Jennifer said...

I'll answer the "Where's the line?" question first, because I think it's the key to the rest of the answer:

I think everyone has their own line and own limits.

The end.

*grin*

Personally, I'm of the "I like to snuggle in a warm cozy bed with someone I love at night, why should I deny them the same thing?" school of parenting. For as long as they will actually sleep, our kids are welcome into our bed. My own personal line is that I need to be able to sleep, though, so when it's a wiggly and wriggly night, they need to pop down to the floor next to our bed. We keep a pillow and blankets set up there all the time, so there is no needing to set it up in the middle of the night.

If your line is drawn sooner than mine, that might not work for you, but that's my take.

As for the rest of it -- when will she ever sleep through the night in her own bed? I don't know when, but they all do. Eventually. ;)

Jocelyn said...

You kind of lost me with your opening comment of "For the past 2 1/2 years, M has slept through the night in her own bed" (or however you phrased it!). Our kids both were 3 1/2 before they ever slept throught the night, in anyone's bed, anywhere.

BUT...if you want your own room and bed as your own, you will have to fight the battle of leading her back to bed, letting her cry, etc. If you feel more strongly that she's expressing something genuine and real, then you should let her come on in. I'm not at all against co-sleeping. Maybe her bed could be moved into your room. Maybe you could arrange several mattresses on the floor for all of y'all (we've done all of this). Maybe you could ask her if there is anything you could do to make her room and bed a place that feel more comforting to her. My son has a number of mechanisms, from Christmas lights strung around his bed to a heap of stuffed buddies to music playing to...whatever it takes. With him, even making a chart to check off "nights in my own bed" with a "reward" after a week or something would have worked, most likely.

No one can tell you what to do. Only you know what is right for that adorable girl.

Z said...

I think that, since it's a recent habit, it probably isn't because of a great fear but is just becoming a habit. I'd try and tough it out and letting her cry, I think, because getting up every night breaks her sleep and isn't good for her. It really will only take a couple of nights.

However, one of my children slept with us for a couple of years because he needed to, and I had a single bed in another's room so that I could lie with him for a while when he needed me (we couldn't settle all together in bed with that one) - it depends on the child and your own temperament.

You won't harm her by being firm. Even if she's frightened in the night, she will go back to sleep and she will wake up in the morning and find out that there had been nothing to be scared about.

What wouldn't be acceptable to me is that J is getting out and sleeping on the couch. A child should not supplant its parent.

blooming desertpea said...

A lot has already been said and I agree with Jennifer that you have to decide on the "line" first.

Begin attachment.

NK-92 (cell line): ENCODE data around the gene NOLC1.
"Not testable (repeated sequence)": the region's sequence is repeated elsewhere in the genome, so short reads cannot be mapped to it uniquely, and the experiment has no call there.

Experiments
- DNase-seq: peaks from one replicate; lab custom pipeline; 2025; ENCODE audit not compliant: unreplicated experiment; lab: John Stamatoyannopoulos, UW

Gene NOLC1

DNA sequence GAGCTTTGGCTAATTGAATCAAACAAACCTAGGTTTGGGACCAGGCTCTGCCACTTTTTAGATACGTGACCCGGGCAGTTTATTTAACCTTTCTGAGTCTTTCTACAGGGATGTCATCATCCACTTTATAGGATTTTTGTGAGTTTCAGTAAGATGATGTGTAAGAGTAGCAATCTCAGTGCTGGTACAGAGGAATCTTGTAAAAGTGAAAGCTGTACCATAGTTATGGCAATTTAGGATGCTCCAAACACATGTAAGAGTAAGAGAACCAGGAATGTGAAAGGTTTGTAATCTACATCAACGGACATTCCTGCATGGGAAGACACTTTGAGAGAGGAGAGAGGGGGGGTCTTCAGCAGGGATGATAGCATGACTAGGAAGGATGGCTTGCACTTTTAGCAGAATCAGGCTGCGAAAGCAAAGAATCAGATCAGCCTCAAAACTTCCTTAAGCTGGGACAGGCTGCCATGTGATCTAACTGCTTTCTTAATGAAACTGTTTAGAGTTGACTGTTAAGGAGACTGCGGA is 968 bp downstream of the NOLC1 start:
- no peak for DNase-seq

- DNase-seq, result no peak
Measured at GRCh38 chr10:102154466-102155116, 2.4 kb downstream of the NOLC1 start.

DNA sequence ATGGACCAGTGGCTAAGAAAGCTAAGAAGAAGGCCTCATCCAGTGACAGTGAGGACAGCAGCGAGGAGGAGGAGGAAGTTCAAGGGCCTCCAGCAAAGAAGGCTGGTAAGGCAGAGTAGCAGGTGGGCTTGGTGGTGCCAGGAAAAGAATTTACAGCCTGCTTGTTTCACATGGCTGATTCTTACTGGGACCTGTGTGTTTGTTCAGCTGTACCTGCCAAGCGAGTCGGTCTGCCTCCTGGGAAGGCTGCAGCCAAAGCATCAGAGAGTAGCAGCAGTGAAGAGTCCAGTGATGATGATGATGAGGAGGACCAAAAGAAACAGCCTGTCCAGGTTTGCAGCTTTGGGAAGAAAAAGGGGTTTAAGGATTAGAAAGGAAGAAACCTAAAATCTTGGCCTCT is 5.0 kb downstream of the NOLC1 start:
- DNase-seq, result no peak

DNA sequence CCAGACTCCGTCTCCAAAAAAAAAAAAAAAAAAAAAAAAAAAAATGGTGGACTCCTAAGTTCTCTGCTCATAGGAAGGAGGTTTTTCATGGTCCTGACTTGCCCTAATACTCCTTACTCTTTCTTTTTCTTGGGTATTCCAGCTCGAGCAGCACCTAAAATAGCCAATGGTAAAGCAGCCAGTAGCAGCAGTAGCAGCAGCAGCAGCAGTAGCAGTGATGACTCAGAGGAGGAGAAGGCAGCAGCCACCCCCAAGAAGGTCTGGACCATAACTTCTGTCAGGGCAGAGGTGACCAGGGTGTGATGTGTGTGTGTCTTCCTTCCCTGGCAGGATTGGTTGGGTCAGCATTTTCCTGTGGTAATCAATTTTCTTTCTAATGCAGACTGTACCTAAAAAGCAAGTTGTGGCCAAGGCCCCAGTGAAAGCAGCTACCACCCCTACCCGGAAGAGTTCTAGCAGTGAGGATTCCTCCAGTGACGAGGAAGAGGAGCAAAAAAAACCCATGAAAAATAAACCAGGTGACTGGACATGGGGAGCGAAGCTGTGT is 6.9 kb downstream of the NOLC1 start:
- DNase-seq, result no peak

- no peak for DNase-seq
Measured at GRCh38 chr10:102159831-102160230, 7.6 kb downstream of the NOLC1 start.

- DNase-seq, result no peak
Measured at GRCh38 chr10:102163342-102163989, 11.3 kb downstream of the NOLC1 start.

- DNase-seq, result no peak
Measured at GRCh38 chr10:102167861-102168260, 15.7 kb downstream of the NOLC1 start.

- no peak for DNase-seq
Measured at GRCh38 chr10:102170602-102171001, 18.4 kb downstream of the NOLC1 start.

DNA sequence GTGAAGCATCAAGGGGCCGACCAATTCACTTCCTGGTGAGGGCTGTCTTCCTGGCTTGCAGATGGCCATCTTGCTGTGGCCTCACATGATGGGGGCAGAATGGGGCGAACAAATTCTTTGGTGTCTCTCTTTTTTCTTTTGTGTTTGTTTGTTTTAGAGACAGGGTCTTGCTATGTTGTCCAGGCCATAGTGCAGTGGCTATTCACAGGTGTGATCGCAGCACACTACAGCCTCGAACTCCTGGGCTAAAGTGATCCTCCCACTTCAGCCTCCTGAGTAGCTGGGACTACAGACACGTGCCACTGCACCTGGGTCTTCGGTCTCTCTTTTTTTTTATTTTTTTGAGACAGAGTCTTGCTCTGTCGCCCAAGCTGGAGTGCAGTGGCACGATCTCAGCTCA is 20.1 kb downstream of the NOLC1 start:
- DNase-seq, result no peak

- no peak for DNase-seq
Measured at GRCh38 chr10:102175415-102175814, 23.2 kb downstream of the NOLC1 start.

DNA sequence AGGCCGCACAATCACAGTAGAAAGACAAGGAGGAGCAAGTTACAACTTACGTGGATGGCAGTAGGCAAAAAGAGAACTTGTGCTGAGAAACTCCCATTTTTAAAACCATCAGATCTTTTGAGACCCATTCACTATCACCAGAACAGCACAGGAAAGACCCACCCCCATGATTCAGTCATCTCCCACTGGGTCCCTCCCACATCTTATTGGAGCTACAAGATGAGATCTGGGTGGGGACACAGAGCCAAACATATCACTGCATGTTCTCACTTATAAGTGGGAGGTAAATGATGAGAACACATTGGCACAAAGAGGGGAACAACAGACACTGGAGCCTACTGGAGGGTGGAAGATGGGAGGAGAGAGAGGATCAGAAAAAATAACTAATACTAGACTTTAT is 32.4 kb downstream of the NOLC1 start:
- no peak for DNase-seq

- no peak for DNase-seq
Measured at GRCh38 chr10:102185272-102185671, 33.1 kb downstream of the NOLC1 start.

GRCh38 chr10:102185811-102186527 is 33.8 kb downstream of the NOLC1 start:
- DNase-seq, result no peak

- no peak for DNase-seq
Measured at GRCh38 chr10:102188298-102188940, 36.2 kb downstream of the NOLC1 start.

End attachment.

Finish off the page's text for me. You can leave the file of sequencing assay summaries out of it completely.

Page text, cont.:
Myself I cannot get any sleep with a child in my bed, so that was out of the question. When these things started with our kids - and I guess it does with everyone - as Julie said, they get more aware of things - it was that they started to "see" things like white creatures creeping around the bed. So, one of us would sit close to their bed and talk about it and then caress them back to sleep ...

The only time I have kids in my bed is when they are sick but then one of us moves into their's in order to one of us at least get some sleep.

Good luck with whatever you choose. One thing is reassuring though, M will grow out of it like all other children. :)

KC said...

Oh boy. I'm dreading this very feature. Jolie has not put it together yet that she can just climb out of bed and travel - she'll just lay there and cry Mommy.

My plan though would be to put her back to her bed, repeatedly if needed. We've learned that no one gets good sleep if we share even the same room and it's not a habit we want to break painfully later on.

Denguy said...

Why our society continues to fight nature, I'll never know.
Humans are pack animals. You child is doing what's natural to her, but every family makes their own decisions based on their needs.

Denguy said...

Just thought I'd add:
thailandchani's comment rocked it, baby.
Finally, I tell you, finally some one I agree with on this.

Susanne said...

Well, I wouldn't have minded co-sleeping if I had been able to sleep. We moved our son's bed out of our bedroom when he was almost two years old because he woke us up so often. Once we moved him out he slept through the night. But then he still has phases when he wakes up and wants to have human company. And we can't sleep well with him in our bed (also he has a toddler bed unfit for grown-ups to sleep in).

So we put a mat and a sleeping bag on the floor next to our bed. He was allowed to come over quietly and lay down there to sleep. That re-assurance did it. After a few weeks he spent the whole night in his bed again.

The Expatriate Chef said...

Co-sleeping is not for everyone. But, I tell you, now that it's been two years of it, I love it. It gives me a bit more time with my little one. Do what you think is best, Jen.

dharmamama said...

What thailandchani said.

The knowledge that you're there for her, no matter what, is what's being imparted when you listen to what she's telling you. Kids only need to be manipulative if they aren't taken seriously.